My original plan for the day was a walk over the White Cliffs from Dover to Deal. However, the forecast of very strong winds for the day would have meant a far less than agreeable walk, to say nothing of safety. I modified my plan to walk a stretch of the coastline I had already covered on the venerable bike.
Leaving Coventry at 6:51, the train was early (7:50) into Euston. A brisk walk over to St Pancras and I was on board the 8:14, arriving at Dover by 9:20. (Not bad for less than £8). My change of plan meant a short wait in Dover before my train arrived to take me to Ramsgate, where I duly arrived at 1040.
Ramsgate Station is about a mile away from the seafront which made for dreary walking past row upon row of dreary terraced housing. At some time in the past these houses would nave looked alike, making for a harmonious whole, but in the interest of individuality, cheap renovations and extensions have made the place look a mess. As I approached the seafront, things looked up and I came across more attractive level of architecture.
On reaching the seafront, there were a number of large and attractive hotels and a delightful square of coastguard cottages. The view over the beach and towards the harbour to my right were excellent. On the downside, the strong wing made its presence felt in comparison to the sheltered narrow streets.
Onward then along the promenade and through Winterstoke Gardens, (A broad swathe of grass with a mock Grecian pavillion and into King George VI Memorial Park (An even broader swathe of grass with trees).
Dumpton arrived with some interesting architecture and the English terminal of the cross Channel telephone link. The building looks diminutive and old, but I am informed that it remains in service as a fibre optic connection with Belgium.
Broadstairs is a splendid unspoiled place with many ancient buildings blending in well with the Victorian. It has an air of calm superiority about it and is a place I intend to return to when I have completed the coastal journey.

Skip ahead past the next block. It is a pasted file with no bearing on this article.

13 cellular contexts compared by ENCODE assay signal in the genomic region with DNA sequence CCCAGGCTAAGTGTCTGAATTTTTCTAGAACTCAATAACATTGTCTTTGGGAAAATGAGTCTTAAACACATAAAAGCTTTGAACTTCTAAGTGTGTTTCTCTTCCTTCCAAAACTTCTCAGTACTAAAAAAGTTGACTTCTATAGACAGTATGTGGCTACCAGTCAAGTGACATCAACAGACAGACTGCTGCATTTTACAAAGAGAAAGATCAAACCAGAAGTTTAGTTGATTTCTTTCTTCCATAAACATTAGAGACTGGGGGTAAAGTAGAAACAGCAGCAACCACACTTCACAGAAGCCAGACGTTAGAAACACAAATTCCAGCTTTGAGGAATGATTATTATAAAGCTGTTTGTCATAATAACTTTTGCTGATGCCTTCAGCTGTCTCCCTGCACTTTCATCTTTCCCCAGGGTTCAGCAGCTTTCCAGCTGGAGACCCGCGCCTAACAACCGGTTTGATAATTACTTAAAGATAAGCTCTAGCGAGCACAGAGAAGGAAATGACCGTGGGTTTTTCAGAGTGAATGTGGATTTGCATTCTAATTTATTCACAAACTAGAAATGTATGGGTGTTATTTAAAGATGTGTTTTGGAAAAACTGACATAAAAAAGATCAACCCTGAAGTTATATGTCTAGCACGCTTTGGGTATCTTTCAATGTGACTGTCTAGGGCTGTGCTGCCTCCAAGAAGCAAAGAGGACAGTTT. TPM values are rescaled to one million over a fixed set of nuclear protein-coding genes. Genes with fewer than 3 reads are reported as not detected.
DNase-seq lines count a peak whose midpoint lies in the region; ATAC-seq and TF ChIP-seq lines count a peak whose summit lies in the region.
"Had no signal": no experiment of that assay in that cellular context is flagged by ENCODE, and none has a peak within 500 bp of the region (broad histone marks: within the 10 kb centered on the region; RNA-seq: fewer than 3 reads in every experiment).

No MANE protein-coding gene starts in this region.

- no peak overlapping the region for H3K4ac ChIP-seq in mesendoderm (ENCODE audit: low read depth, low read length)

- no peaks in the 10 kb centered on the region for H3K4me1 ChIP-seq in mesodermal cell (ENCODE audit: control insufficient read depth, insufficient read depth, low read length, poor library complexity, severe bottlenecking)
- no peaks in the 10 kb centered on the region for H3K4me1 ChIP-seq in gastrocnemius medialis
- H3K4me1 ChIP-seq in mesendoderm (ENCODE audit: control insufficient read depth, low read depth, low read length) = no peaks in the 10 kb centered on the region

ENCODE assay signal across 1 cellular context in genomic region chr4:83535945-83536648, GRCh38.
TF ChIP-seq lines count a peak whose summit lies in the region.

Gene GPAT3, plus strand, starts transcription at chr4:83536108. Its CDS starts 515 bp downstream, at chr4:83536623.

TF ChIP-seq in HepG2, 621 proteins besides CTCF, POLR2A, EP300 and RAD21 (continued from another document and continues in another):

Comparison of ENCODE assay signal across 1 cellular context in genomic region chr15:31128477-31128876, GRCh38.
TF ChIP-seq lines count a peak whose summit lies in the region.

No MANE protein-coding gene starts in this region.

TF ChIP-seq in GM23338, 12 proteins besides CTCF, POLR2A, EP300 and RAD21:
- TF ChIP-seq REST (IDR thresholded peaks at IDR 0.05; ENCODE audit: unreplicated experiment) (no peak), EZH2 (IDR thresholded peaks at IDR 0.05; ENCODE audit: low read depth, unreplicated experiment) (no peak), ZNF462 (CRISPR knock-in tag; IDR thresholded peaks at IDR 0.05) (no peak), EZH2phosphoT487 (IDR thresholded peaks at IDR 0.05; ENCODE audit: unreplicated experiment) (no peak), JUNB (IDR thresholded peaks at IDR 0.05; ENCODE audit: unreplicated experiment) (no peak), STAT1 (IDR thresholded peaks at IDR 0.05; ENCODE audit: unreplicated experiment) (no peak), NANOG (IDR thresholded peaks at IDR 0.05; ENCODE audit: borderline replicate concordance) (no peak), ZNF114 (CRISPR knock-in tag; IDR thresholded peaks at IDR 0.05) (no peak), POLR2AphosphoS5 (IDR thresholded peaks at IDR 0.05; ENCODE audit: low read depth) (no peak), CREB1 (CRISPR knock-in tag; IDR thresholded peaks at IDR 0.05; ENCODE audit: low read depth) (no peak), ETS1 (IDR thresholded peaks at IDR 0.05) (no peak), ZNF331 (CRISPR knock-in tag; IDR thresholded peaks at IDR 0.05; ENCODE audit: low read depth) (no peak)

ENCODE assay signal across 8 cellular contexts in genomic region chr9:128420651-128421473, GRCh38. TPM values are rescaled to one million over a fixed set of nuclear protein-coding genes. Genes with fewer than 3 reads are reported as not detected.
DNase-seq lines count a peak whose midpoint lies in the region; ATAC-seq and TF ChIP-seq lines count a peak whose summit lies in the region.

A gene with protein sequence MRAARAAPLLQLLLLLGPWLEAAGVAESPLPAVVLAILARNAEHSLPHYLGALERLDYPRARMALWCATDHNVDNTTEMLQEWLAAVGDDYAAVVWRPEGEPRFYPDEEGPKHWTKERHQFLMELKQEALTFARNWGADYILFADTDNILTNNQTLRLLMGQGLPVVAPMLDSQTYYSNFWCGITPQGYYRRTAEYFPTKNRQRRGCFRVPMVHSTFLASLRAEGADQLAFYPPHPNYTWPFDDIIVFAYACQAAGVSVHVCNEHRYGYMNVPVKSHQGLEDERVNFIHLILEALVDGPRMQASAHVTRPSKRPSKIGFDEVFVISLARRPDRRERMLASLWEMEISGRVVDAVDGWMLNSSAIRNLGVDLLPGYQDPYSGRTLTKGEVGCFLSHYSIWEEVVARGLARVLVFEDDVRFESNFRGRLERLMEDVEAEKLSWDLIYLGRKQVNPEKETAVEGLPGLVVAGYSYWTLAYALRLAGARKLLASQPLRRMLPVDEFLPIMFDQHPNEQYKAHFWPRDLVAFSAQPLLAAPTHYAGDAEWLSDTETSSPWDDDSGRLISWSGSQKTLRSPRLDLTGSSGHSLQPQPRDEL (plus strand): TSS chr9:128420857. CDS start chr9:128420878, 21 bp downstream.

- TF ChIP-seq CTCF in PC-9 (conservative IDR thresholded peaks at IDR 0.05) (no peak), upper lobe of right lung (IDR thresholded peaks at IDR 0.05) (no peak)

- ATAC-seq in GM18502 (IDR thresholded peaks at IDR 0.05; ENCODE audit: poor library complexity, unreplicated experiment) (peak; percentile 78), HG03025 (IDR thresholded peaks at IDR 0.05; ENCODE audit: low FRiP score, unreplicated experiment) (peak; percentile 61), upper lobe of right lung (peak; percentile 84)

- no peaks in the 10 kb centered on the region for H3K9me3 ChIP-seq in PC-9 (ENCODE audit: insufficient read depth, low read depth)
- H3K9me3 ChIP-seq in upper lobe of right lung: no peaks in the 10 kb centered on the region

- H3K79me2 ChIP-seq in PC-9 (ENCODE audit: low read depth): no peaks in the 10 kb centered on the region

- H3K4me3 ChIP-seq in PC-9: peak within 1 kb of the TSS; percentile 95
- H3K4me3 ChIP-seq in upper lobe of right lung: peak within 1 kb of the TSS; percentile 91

Walking out of Broadstairs along the the beach, I passed a yellow door in front of a cave in the cliff. The sign on the door read "Bay Inspector's Office" and the company "Thanet Leisure Force". My only thought was "To Hell with the standard of office accommodation, I appear to have missed my vocation somewhere along the line!"
I climbed the steps up the cliff to the road and a little further on entered the North Foreland Private Estate. Despite the OS map showing the route of the footpath along the busy road, it is more pleasant to walk through the estate past large and expensive houses and there are no indications to the contrary.
Emerging from the Estate, I rejoined the cliff top path and walked past the impressive looking Kingsgate Castle, now converted into apartments. Turning east by the small fort at White Ness, I was greeted by a windy blast which slowed my progress for the remainder of the journey.
The grassy strip between Cliftonville and the sea would have been a pleasant walk on almost any other day, but I pushed on through the wind into Margate, a town which has clearly seen better days. Many of the buildings appeared to be in poor condition and seemingly little progress was in evidence to restore this resort to its former glory. Wandering around the town, I was impressed by the railway station and little else.
A meal and a pint at Wetherspoons was followed by a bus journey back to Ramsgate and the train home.